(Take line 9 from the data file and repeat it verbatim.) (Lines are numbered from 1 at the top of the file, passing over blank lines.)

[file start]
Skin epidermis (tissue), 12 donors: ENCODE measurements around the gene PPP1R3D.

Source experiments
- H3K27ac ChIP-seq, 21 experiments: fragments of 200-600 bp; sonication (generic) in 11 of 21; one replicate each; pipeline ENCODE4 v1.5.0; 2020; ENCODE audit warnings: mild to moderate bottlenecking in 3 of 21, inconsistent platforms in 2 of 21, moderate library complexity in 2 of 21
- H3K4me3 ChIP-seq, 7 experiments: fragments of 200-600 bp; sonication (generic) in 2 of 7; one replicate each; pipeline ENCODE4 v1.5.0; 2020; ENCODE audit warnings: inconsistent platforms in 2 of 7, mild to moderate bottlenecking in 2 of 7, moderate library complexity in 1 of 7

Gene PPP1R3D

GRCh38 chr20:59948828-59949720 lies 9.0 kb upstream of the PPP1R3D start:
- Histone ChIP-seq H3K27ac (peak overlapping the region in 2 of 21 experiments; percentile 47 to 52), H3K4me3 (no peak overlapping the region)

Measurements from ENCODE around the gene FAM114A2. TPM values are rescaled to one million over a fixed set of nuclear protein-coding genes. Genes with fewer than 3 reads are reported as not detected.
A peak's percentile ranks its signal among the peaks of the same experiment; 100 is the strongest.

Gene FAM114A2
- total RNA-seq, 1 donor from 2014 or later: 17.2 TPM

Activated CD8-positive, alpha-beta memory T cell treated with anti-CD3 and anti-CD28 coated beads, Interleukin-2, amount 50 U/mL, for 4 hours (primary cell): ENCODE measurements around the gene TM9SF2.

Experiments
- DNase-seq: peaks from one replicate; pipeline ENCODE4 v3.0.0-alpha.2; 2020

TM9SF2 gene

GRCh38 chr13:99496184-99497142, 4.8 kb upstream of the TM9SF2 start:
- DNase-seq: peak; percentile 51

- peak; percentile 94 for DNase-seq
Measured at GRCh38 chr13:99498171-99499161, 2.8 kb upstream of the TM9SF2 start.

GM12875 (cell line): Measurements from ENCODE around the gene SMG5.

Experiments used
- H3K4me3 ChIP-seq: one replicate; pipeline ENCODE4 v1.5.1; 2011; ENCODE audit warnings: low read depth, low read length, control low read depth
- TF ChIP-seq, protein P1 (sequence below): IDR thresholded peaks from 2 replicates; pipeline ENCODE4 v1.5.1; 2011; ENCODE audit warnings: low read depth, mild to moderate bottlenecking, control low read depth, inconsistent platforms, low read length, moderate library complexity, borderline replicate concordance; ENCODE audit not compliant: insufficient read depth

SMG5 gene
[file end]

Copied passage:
A peak's percentile ranks its signal among the peaks of the same experiment; 100 is the strongest.